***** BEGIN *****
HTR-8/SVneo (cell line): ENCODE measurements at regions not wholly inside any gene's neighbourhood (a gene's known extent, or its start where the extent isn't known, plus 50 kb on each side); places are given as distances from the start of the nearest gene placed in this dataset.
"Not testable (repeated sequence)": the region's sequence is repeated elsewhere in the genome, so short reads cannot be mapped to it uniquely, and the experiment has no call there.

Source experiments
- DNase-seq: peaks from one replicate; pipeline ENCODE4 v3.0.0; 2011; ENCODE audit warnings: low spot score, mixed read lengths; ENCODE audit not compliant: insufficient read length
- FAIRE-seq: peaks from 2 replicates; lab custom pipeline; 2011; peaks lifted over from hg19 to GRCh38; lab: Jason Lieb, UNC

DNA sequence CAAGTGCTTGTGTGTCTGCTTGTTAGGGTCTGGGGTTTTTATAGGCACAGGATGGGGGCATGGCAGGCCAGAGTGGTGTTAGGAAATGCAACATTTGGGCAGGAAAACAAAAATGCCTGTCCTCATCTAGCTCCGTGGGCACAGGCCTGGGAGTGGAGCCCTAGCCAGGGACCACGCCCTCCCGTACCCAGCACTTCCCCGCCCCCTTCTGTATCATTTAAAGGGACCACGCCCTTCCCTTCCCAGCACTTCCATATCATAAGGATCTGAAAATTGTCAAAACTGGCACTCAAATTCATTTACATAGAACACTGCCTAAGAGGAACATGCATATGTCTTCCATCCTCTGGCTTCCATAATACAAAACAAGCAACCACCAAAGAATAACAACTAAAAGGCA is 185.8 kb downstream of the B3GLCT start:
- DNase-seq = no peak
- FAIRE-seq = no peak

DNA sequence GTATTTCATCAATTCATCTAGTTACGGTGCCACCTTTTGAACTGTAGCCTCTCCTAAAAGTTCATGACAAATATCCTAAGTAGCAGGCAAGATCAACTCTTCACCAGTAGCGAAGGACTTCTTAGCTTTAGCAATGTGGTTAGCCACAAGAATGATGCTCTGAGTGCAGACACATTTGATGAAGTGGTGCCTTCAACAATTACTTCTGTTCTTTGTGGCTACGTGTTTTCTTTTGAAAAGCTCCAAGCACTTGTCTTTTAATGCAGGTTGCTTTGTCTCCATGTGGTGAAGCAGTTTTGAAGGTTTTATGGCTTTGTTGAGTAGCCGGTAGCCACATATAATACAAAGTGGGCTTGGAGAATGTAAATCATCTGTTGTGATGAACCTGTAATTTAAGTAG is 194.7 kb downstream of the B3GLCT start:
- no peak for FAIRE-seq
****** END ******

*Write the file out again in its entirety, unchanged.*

HTR-8/SVneo (cell line): ENCODE measurements at regions not wholly inside any gene's neighbourhood (a gene's known extent, or its start where the extent isn't known, plus 50 kb on each side); places are given as distances from the start of the nearest gene placed in this dataset.
"Not testable (repeated sequence)": the region's sequence is repeated elsewhere in the genome, so short reads cannot be mapped to it uniquely, and the experiment has no call there.

Source experiments
- DNase-seq: peaks from one replicate; pipeline ENCODE4 v3.0.0; 2011; ENCODE audit warnings: low spot score, mixed read lengths; ENCODE audit not compliant: insufficient read length
- FAIRE-seq: peaks from 2 replicates; lab custom pipeline; 2011; peaks lifted over from hg19 to GRCh38; lab: Jason Lieb, UNC

DNA sequence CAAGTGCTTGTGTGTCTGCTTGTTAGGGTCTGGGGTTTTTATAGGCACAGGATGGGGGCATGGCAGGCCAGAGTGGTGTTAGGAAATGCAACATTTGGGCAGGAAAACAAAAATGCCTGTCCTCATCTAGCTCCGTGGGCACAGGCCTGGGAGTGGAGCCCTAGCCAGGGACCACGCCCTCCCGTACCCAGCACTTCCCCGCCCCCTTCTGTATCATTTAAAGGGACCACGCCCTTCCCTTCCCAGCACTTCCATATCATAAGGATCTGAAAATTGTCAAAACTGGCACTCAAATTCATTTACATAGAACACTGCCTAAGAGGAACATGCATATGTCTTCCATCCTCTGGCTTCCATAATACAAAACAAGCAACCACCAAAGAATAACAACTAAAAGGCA is 185.8 kb downstream of the B3GLCT start:
- DNase-seq = no peak
- FAIRE-seq = no peak

DNA sequence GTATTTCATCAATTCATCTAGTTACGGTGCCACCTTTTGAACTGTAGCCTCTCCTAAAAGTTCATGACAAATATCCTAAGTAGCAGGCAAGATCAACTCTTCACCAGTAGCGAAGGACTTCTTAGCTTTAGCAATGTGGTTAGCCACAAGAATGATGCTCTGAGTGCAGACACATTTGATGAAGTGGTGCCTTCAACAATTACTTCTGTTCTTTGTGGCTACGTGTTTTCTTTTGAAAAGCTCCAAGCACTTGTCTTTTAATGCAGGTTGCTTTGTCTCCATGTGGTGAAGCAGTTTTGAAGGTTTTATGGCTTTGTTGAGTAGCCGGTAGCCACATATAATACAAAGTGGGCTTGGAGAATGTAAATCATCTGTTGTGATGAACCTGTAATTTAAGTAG is 194.7 kb downstream of the B3GLCT start:
- no peak for FAIRE-seq